Ahh, it seems like just yesterday I received my college acceptance in the mail and my decision to attend the University of Central Florida became cemented in my mind. My college decision and application process was, unconventional towards the end of my journey, but I still went through many of the same thoughts and emotions as others. Now, as a recent college graduate, I'm completely satisfied with my decision and I'm ready to pass on all of my tips that I have learned along the way.
The college decision and application process can be a long and expensive journey. For some students, this process can formally take up to nine months. I say formally because throughout most of our educational career we are informally pushed to pick a college, pursue a degree, and decide on an occupation, even though these feelings and goals change frequently. Up until the college application process officially began, I must have switched my occupational goals and college choice fifty times.
Yet, within the first few weeks of my senior year, I had known the exact college I wanted to go to, the major I wanted to pursue, and every other collegiate detail. By applying to only one school, I saved a lot of money on applications and a lot of headaches during the application process, and I was able to enjoy my senior year. Curious about how my school list went from 50+ to 1? Keep on reading.
First things first- location, location, location. The summer before my senior year I had wanted to go to a big city, maybe New York, maybe Los Angeles; Boston, and DC also sounded appealing. I was 80% sure I wanted to go out of state, but I also liked the idea of staying close to home to save money. Mind you within each of those cities I had about 5 to 7 schools that I liked the idea of attending.
Yet, when evaluating each region and the prospect of living in those areas, I decided that staying in-state was the best option. As I mentioned before, it was the most cost-effective and if I got homesick I could easily return. Thus, my best advice is to visualize yourself living in that area and how that would affect you in the long run. Also, be knowledgeable about the overall cost of living in that city, because $2,000 per month in rent is not unheard of in some areas.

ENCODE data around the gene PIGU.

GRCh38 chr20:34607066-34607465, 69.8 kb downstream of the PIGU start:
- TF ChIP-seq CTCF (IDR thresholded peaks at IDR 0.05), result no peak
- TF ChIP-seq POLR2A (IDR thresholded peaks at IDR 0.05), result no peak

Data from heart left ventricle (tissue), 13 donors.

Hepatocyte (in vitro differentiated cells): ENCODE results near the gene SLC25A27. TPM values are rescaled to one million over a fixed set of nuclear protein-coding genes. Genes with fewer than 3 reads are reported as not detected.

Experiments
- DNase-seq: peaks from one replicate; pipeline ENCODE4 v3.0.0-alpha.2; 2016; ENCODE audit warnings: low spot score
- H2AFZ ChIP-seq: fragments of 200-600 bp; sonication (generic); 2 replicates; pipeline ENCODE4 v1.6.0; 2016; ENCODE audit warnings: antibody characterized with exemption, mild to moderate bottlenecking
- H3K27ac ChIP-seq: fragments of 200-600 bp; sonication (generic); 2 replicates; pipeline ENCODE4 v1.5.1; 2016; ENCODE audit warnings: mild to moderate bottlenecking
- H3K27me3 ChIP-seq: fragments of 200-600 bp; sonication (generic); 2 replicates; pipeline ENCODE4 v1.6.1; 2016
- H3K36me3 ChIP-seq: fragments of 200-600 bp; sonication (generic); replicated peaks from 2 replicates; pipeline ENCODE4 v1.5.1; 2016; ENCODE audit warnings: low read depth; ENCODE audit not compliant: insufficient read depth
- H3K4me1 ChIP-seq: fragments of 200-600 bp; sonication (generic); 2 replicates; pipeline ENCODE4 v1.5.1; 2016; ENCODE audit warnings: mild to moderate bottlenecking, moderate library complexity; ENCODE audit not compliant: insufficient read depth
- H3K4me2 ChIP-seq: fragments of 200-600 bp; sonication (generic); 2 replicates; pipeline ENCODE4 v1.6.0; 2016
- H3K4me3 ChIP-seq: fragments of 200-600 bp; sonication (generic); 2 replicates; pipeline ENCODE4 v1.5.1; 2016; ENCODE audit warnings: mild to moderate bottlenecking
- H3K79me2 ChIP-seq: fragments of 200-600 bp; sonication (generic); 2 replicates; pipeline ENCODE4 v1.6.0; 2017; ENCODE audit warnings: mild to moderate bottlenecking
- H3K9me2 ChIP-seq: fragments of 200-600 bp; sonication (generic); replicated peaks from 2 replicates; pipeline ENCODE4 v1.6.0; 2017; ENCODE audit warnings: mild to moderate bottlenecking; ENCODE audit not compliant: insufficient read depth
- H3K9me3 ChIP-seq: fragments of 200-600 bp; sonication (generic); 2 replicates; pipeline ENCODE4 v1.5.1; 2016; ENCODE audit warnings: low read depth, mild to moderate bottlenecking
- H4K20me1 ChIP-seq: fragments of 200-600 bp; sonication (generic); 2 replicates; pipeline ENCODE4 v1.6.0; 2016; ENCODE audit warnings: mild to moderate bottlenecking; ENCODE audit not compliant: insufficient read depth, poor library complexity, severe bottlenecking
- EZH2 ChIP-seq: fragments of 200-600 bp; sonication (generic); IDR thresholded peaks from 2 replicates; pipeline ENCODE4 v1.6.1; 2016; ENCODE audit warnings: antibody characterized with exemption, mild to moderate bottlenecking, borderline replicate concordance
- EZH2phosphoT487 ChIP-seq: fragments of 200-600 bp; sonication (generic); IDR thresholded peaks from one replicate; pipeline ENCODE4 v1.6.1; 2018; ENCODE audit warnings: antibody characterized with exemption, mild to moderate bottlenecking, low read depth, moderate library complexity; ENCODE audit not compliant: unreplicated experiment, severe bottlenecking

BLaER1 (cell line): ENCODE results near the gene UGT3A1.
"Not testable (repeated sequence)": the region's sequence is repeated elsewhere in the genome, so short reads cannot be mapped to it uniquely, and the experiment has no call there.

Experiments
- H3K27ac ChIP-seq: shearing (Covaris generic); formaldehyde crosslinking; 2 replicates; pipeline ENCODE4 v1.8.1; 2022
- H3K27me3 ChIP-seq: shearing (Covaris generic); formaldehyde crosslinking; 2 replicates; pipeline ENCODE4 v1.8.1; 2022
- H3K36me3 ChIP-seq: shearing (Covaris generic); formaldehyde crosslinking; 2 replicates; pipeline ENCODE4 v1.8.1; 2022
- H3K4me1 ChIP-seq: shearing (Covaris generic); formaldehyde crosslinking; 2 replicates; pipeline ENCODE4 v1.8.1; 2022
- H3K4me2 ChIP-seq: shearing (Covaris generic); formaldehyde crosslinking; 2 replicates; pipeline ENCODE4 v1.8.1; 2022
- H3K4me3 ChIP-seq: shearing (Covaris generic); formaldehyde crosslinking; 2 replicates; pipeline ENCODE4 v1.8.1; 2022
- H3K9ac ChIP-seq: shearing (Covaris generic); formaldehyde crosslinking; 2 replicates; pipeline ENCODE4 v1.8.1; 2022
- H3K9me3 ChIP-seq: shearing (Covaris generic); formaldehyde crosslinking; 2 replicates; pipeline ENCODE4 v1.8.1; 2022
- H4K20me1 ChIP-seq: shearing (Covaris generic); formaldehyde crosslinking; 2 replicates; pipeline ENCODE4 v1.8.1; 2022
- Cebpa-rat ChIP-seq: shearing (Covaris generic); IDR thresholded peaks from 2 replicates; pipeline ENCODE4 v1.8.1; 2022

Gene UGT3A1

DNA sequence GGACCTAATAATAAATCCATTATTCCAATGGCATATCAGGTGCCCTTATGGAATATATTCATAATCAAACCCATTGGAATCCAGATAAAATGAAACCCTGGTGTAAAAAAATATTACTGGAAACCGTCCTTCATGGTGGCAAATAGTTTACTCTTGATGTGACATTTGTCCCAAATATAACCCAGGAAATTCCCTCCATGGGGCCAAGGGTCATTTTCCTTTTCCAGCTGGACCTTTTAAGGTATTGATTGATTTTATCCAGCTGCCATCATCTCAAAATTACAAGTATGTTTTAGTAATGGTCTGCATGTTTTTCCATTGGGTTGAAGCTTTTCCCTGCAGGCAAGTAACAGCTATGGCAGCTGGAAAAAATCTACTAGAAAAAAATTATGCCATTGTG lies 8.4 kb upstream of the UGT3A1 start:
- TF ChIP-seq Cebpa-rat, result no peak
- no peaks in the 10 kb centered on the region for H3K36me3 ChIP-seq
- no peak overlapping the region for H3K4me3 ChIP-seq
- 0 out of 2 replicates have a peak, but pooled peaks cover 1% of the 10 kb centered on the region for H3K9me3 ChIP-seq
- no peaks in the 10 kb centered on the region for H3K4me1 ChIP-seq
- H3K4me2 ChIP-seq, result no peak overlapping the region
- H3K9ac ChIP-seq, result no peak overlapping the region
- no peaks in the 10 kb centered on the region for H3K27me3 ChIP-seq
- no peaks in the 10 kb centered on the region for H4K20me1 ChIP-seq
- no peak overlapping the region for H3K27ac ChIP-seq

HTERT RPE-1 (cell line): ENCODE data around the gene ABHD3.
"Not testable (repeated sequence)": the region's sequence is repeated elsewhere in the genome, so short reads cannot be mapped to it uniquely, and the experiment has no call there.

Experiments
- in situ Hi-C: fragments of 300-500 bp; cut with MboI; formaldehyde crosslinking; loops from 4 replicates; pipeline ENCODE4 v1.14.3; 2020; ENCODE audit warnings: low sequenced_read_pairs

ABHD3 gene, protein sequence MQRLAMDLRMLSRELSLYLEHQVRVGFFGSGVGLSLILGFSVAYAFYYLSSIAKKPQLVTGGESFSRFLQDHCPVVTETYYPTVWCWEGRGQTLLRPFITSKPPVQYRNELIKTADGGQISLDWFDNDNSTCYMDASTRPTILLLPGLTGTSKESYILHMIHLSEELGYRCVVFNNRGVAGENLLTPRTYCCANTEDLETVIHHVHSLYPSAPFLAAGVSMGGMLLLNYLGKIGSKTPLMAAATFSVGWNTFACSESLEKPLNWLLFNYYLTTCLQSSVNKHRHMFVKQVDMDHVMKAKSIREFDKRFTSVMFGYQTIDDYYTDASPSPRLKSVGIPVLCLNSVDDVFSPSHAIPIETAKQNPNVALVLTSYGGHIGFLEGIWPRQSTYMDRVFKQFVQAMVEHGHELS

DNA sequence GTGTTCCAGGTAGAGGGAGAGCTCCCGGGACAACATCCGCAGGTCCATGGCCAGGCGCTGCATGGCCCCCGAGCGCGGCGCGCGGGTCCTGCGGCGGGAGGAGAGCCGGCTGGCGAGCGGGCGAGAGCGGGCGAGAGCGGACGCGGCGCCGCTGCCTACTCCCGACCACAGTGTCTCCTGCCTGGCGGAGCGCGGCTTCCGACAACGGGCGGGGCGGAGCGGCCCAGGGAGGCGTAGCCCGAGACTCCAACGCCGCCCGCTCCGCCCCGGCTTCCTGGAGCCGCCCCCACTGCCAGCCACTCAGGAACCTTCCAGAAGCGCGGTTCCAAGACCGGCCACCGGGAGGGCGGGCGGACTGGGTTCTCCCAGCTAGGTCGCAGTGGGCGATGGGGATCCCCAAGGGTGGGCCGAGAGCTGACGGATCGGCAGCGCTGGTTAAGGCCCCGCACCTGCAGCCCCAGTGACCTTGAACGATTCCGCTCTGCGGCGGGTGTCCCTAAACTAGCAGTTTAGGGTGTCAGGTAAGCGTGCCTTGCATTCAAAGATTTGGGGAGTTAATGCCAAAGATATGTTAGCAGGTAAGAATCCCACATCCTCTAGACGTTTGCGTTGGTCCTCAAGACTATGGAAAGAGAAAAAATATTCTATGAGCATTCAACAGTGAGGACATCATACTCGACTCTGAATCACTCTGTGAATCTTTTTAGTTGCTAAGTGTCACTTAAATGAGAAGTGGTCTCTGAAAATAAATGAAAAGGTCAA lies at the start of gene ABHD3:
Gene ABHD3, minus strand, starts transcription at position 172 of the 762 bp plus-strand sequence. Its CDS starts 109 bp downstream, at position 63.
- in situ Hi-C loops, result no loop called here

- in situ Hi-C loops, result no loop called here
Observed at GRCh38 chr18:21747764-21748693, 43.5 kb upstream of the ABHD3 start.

Next, find a school that has a major you love, and also a backup major. Never settle. If a school doesn't have your major, it's probably not meant to be. After all, you're paying a lot of money for college, and the last thing you want to do is waste money on a degree you don't like. You will have a miserable college experience and you will come to regret it. But, people do change, so make sure your selected college has a backup major available, something that is a part of your plan B just in case you want to switch.
Furthermore, take the time to tour the campus. I noticed some colleges looked amazing on paper. They had all of the amenities I've dreamed of, but when I got to the campus, it was nothing like I expected. Other schools that I doubted, looked like a paradise when I visited and I could truly visualize myself walking through the courtyards or studying in the library. Make sure when you visit each school, check out their extracurriculars, the classrooms, and the student living areas. For me, once I visualized myself at UCF, no other school really mattered.
Lastly, the most overwhelming prospect of the US college search is the cost. For a lucky few, the expense of the school may not matter. For the average person, however, the cost of tuition and other college driven expenses are ever lingering and dwelling. Getting a job during your freshman year to support your college education can be overwhelming and extremely time-consuming. So, if you're financially honest with yourself and your situation, you may be able to divert getting a job for your first year. Now, if a school has everything else you need and you couldn't imagine going anywhere else, go there. Live your life with no regrets, because in the end, you will never be able to put a price tag on your college experience and life events. Luckily, student loans are available so just be smart about your spending habits.
However, if you value a debt-free life, look into your school's scholarship programs and apply to as many as possible, and note that most local communities and specific professions will offer students scholarships, so be driven during your scholarship search. In the end, be smart about cost, but do not stress. Never put yourself in a finical situation you don't feel comfortable in, and just remember that everything happens for a reason.
In sum, the college process is scary - but enjoy it. This is a one time experience full of endless opportunities! I hope this guide helps alleviate a little bit of stress, and good luck on your journey!